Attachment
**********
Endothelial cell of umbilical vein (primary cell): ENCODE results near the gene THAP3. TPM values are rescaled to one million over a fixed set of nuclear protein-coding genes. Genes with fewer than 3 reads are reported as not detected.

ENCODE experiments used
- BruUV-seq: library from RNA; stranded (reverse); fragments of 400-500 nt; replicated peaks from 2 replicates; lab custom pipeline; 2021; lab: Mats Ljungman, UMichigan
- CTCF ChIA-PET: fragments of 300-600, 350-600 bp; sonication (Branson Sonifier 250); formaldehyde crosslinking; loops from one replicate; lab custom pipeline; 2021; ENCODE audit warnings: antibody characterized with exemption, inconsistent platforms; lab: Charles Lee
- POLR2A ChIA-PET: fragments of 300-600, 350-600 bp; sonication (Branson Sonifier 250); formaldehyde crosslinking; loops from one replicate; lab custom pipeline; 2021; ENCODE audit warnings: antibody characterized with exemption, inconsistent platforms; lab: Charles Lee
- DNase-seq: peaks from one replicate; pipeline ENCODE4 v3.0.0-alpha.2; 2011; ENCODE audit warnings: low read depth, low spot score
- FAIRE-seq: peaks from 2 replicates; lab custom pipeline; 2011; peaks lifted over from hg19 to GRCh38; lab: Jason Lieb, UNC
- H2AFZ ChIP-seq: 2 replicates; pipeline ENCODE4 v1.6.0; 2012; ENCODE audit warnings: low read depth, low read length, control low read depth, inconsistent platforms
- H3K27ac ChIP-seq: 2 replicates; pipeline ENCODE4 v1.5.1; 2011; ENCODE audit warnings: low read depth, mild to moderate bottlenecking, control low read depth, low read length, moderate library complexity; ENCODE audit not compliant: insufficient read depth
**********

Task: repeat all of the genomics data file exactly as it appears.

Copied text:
Endothelial cell of umbilical vein (primary cell): ENCODE results near the gene THAP3. TPM values are rescaled to one million over a fixed set of nuclear protein-coding genes. Genes with fewer than 3 reads are reported as not detected.

ENCODE experiments used
- BruUV-seq: library from RNA; stranded (reverse); fragments of 400-500 nt; replicated peaks from 2 replicates; lab custom pipeline; 2021; lab: Mats Ljungman, UMichigan
- CTCF ChIA-PET: fragments of 300-600, 350-600 bp; sonication (Branson Sonifier 250); formaldehyde crosslinking; loops from one replicate; lab custom pipeline; 2021; ENCODE audit warnings: antibody characterized with exemption, inconsistent platforms; lab: Charles Lee
- POLR2A ChIA-PET: fragments of 300-600, 350-600 bp; sonication (Branson Sonifier 250); formaldehyde crosslinking; loops from one replicate; lab custom pipeline; 2021; ENCODE audit warnings: antibody characterized with exemption, inconsistent platforms; lab: Charles Lee
- DNase-seq: peaks from one replicate; pipeline ENCODE4 v3.0.0-alpha.2; 2011; ENCODE audit warnings: low read depth, low spot score
- FAIRE-seq: peaks from 2 replicates; lab custom pipeline; 2011; peaks lifted over from hg19 to GRCh38; lab: Jason Lieb, UNC
- H2AFZ ChIP-seq: 2 replicates; pipeline ENCODE4 v1.6.0; 2012; ENCODE audit warnings: low read depth, low read length, control low read depth, inconsistent platforms
- H3K27ac ChIP-seq: 2 replicates; pipeline ENCODE4 v1.5.1; 2011; ENCODE audit warnings: low read depth, mild to moderate bottlenecking, control low read depth, low read length, moderate library complexity; ENCODE audit not compliant: insufficient read depth